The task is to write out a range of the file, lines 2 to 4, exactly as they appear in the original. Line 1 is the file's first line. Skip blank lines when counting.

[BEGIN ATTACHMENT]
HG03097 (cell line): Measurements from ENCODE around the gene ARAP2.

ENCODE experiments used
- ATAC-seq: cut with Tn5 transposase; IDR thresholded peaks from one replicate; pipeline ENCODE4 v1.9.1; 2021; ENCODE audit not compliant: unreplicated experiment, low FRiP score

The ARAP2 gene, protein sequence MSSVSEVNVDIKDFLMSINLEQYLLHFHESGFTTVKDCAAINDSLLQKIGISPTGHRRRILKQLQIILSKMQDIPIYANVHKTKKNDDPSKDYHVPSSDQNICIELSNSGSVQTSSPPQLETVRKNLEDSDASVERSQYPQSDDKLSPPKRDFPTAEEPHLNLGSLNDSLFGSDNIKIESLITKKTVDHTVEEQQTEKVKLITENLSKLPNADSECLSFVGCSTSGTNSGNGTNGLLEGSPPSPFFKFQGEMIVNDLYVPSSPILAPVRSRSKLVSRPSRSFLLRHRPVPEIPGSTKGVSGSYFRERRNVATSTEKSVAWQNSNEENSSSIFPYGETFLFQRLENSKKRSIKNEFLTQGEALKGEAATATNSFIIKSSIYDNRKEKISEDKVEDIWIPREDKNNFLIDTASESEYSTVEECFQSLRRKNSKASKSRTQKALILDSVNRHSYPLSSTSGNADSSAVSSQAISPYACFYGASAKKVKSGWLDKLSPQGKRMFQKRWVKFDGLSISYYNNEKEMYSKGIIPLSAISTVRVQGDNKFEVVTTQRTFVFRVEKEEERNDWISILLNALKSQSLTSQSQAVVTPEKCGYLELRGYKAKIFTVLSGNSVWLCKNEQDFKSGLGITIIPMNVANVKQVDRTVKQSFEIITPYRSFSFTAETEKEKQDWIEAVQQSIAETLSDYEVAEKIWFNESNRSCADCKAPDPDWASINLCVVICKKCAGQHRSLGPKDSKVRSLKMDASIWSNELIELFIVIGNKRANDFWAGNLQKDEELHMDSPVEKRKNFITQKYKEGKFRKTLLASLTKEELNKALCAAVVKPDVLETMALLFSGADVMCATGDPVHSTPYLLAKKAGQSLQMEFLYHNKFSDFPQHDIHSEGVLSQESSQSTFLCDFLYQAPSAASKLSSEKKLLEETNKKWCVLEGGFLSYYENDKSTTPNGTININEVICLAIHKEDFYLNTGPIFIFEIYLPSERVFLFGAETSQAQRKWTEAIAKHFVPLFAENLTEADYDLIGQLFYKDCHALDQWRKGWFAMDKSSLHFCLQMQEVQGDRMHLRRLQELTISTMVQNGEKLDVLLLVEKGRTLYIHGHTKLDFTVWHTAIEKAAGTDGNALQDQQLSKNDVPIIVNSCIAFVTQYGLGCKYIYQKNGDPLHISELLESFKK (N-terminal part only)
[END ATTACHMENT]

ENCODE experiments used
- ATAC-seq: cut with Tn5 transposase; IDR thresholded peaks from one replicate; pipeline ENCODE4 v1.9.1; 2021; ENCODE audit not compliant: unreplicated experiment, low FRiP score

The ARAP2 gene, protein sequence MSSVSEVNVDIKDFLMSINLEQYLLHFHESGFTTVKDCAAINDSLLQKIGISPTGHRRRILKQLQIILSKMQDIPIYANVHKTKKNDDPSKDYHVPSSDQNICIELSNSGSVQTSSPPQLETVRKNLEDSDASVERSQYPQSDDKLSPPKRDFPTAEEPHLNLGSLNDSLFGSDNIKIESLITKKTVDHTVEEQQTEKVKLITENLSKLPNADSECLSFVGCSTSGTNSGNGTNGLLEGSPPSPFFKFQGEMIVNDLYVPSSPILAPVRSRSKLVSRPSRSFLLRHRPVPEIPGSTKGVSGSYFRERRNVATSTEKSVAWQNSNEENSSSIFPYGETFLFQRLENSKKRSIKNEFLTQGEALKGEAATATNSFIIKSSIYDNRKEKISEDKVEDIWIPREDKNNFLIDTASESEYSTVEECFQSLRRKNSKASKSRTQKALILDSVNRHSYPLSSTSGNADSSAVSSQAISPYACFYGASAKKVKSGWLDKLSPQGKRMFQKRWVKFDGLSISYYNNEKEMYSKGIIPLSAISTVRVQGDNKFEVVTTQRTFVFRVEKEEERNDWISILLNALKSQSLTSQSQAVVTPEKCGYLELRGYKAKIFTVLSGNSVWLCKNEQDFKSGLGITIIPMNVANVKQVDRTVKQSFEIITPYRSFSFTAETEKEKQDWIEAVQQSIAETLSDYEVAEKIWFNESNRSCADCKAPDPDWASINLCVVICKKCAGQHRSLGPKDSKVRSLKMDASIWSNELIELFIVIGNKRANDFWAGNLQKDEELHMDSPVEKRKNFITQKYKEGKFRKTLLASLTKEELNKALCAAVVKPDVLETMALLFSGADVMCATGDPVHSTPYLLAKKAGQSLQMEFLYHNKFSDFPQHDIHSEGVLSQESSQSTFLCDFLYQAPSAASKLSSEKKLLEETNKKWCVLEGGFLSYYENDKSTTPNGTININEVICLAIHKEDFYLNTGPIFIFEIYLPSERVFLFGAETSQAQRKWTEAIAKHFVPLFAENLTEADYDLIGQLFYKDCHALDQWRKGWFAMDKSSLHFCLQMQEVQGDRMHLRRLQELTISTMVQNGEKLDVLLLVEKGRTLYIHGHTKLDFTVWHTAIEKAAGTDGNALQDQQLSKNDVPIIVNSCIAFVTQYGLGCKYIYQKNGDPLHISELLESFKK (N-terminal part only)